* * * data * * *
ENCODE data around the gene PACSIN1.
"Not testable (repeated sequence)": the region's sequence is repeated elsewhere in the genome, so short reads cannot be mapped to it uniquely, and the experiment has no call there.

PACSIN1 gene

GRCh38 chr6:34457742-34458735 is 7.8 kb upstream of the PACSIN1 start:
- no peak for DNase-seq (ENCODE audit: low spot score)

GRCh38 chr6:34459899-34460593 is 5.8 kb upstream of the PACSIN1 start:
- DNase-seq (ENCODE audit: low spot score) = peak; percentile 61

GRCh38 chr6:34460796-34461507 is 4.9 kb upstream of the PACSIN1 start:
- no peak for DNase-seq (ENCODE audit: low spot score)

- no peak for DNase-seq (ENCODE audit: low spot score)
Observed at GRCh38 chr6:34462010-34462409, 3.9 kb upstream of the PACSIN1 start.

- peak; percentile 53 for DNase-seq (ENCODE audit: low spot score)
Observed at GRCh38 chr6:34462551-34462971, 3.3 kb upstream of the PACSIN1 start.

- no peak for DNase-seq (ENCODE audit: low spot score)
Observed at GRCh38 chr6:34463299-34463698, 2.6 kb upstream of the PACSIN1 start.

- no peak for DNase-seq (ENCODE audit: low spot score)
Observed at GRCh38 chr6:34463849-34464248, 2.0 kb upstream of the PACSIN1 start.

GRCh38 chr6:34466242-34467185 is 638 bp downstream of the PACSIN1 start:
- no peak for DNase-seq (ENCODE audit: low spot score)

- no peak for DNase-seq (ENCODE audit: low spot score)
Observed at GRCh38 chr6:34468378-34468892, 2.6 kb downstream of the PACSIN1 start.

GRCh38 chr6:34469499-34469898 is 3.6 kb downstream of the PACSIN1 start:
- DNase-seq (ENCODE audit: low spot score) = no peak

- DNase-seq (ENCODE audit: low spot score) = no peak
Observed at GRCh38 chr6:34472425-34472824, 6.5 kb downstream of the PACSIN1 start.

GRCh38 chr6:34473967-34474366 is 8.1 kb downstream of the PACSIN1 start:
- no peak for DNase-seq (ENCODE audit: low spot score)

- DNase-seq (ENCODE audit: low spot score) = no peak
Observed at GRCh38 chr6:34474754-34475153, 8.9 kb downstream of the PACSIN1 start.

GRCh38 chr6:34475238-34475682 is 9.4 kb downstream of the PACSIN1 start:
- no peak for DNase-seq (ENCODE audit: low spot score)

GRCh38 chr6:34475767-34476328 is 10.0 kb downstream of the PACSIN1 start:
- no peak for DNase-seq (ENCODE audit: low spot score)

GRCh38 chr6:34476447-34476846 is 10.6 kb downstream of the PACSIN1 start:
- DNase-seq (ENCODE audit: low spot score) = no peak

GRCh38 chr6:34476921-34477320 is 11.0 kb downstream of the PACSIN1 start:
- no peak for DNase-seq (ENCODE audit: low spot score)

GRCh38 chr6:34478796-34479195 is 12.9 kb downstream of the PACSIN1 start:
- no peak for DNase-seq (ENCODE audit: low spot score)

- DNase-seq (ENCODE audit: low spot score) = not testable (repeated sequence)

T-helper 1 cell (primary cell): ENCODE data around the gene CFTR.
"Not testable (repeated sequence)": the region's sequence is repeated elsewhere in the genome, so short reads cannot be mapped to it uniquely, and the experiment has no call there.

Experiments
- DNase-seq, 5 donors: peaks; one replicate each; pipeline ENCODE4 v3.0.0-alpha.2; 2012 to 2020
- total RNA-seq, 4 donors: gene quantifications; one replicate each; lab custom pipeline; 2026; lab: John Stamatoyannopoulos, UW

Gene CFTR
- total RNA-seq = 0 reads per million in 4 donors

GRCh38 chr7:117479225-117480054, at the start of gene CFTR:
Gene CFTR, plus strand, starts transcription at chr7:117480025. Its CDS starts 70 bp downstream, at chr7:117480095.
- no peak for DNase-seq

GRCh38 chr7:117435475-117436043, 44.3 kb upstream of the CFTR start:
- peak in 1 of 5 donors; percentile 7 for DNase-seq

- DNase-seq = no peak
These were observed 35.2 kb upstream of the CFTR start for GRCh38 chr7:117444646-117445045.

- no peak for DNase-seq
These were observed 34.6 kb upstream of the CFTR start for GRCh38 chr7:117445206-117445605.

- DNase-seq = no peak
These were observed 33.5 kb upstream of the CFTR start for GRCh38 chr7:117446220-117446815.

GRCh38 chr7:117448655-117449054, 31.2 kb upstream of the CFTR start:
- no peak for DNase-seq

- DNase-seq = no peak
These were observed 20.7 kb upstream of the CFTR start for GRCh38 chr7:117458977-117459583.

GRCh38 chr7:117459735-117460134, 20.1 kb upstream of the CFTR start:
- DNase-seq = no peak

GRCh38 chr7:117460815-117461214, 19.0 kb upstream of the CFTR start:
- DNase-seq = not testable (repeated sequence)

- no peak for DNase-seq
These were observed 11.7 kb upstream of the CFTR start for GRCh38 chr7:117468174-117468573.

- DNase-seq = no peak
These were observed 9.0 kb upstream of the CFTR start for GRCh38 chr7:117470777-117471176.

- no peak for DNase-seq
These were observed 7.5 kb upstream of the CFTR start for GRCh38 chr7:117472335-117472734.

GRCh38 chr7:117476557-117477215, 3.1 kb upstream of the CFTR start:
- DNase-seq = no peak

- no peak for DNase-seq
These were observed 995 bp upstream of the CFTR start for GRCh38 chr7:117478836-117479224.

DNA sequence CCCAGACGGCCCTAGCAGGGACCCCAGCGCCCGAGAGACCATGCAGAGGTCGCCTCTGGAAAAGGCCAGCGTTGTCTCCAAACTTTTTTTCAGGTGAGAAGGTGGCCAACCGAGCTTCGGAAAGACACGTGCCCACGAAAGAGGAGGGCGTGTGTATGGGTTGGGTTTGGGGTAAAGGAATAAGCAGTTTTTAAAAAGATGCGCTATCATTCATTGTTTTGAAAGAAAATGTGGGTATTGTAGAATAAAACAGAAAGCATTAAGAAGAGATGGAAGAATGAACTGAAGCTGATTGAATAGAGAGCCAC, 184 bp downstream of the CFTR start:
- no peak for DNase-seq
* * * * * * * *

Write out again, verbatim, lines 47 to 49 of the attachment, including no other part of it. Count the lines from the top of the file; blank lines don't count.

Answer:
- total RNA-seq = 0 reads per million in 4 donors

GRCh38 chr7:117479225-117480054, at the start of gene CFTR:
Gene CFTR, plus strand, starts transcription at chr7:117480025. Its CDS starts 70 bp downstream, at chr7:117480095.